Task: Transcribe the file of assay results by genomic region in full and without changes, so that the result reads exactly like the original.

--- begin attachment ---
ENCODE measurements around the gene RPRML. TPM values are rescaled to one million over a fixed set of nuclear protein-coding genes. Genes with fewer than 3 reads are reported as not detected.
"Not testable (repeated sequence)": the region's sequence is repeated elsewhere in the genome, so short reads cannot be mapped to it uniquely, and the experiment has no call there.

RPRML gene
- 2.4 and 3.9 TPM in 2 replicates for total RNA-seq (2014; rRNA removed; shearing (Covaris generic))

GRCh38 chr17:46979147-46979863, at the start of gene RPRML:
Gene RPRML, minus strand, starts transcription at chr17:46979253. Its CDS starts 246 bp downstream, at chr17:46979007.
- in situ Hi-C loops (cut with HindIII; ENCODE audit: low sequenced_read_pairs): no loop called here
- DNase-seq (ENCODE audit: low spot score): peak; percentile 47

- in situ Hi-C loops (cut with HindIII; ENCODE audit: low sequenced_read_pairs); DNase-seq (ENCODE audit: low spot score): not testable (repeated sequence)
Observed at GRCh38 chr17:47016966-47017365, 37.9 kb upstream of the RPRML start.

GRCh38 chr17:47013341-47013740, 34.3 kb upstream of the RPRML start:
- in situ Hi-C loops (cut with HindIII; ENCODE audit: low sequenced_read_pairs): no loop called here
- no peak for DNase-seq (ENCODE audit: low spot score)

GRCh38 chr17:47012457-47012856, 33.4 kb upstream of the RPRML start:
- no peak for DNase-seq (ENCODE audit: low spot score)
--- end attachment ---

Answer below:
ENCODE measurements around the gene RPRML. TPM values are rescaled to one million over a fixed set of nuclear protein-coding genes. Genes with fewer than 3 reads are reported as not detected.
"Not testable (repeated sequence)": the region's sequence is repeated elsewhere in the genome, so short reads cannot be mapped to it uniquely, and the experiment has no call there.

RPRML gene
- 2.4 and 3.9 TPM in 2 replicates for total RNA-seq (2014; rRNA removed; shearing (Covaris generic))

GRCh38 chr17:46979147-46979863, at the start of gene RPRML:
Gene RPRML, minus strand, starts transcription at chr17:46979253. Its CDS starts 246 bp downstream, at chr17:46979007.
- in situ Hi-C loops (cut with HindIII; ENCODE audit: low sequenced_read_pairs): no loop called here
- DNase-seq (ENCODE audit: low spot score): peak; percentile 47

- in situ Hi-C loops (cut with HindIII; ENCODE audit: low sequenced_read_pairs); DNase-seq (ENCODE audit: low spot score): not testable (repeated sequence)
Observed at GRCh38 chr17:47016966-47017365, 37.9 kb upstream of the RPRML start.

GRCh38 chr17:47013341-47013740, 34.3 kb upstream of the RPRML start:
- in situ Hi-C loops (cut with HindIII; ENCODE audit: low sequenced_read_pairs): no loop called here
- no peak for DNase-seq (ENCODE audit: low spot score)

GRCh38 chr17:47012457-47012856, 33.4 kb upstream of the RPRML start:
- no peak for DNase-seq (ENCODE audit: low spot score)